By |January 16th, 2003|Categories: Belgium|0 Comments

The customer is always…

After Japan, it's not surprising that Belgian customer service fails to please, but surely they can do a better job than this. I used to take a few minutes to do my grocery shopping on the way home each day. Here it takes a good hour just to get through the registers so, needless to say, I only do it once a week now. A major reason for the queues is that Belgian supermarkets only open from 9am until 7pm Monday to Saturday. Nothing is open on Sunday because everyone's at church - theoretically. Another is that the cashiers are there for the social experience, waiting until the previous customer has packed up and left before turning to their colleagues for a conversation. Once they've organised what they'll do on the weekend, they turn back to serve me. And they start closing down registers once the queues drop below five full carts, though where they go I have no idea. They're certainly not on the shop floor. Well, that's not quite true. Not long after I arrived, I started searching for coconut milk so I could make a Thai curry, but I couldn't find it and for weeks there was no one to help. When I finally spotted a woman in the uniform on the floor and asked her, she looked at me like I'd look at a samurai appearing in a Brussels street. When she'd recovered from the shock that a customer would interrupt her, she told me 'milk's over that way,' and waved at the other half of the store. A couple of weeks later, I found the tins of coconut milk one aisle away from where I was standing. Kinepolis, the major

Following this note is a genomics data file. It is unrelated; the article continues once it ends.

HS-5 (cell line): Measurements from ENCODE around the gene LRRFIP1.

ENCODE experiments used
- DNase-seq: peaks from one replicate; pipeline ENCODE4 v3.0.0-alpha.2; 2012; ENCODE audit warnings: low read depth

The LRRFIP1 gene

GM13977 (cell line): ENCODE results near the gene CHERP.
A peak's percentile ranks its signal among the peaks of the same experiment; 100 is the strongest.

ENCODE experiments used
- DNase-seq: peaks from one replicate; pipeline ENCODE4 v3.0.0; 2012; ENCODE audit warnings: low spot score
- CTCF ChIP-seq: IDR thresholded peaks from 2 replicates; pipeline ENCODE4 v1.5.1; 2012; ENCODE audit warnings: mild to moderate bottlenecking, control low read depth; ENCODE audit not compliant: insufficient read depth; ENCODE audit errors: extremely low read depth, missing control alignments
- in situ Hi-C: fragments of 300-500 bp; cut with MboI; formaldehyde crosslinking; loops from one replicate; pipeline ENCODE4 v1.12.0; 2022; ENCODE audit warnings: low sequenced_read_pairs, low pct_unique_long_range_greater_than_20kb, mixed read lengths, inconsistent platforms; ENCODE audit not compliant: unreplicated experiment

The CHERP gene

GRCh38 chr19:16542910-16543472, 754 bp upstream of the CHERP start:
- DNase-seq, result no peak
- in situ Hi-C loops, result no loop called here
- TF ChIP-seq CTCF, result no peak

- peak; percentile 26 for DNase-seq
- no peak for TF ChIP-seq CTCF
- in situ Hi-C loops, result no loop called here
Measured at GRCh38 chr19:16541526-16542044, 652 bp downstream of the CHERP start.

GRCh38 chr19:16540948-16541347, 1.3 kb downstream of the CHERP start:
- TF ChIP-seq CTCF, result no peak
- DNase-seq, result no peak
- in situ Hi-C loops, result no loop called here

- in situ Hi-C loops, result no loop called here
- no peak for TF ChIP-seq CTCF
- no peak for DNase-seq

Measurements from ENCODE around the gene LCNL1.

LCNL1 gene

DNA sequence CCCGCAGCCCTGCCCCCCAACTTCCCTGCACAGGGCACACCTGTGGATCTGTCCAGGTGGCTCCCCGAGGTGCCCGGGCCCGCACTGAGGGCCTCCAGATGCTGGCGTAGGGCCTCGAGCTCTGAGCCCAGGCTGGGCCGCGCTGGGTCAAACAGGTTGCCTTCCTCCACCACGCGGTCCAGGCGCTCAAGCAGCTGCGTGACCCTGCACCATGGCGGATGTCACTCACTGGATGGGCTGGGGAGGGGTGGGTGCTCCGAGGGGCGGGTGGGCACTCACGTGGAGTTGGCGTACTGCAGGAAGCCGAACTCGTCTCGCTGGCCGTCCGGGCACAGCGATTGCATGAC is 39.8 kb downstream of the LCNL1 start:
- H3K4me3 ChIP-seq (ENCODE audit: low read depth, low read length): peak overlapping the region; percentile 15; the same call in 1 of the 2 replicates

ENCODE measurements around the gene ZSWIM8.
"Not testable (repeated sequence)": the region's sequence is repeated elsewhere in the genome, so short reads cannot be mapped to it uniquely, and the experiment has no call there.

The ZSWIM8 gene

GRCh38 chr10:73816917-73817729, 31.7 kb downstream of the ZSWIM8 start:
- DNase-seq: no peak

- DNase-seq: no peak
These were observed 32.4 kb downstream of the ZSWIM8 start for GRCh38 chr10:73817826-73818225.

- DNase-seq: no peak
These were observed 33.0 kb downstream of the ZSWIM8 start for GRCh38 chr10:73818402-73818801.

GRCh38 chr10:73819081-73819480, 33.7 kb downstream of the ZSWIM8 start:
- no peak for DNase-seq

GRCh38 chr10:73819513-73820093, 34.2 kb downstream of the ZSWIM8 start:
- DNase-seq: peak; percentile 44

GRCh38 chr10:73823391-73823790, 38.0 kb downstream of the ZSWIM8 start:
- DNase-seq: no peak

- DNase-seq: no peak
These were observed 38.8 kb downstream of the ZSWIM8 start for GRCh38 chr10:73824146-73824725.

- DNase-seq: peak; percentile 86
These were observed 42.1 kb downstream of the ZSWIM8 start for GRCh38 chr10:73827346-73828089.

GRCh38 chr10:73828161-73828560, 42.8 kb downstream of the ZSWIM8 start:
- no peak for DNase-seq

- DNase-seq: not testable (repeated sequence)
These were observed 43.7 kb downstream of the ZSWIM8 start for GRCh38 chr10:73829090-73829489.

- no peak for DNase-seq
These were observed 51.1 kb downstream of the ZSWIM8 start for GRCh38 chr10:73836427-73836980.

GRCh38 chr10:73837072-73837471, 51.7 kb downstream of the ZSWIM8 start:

By |November 16th, 2002|Categories: Belgium|0 Comments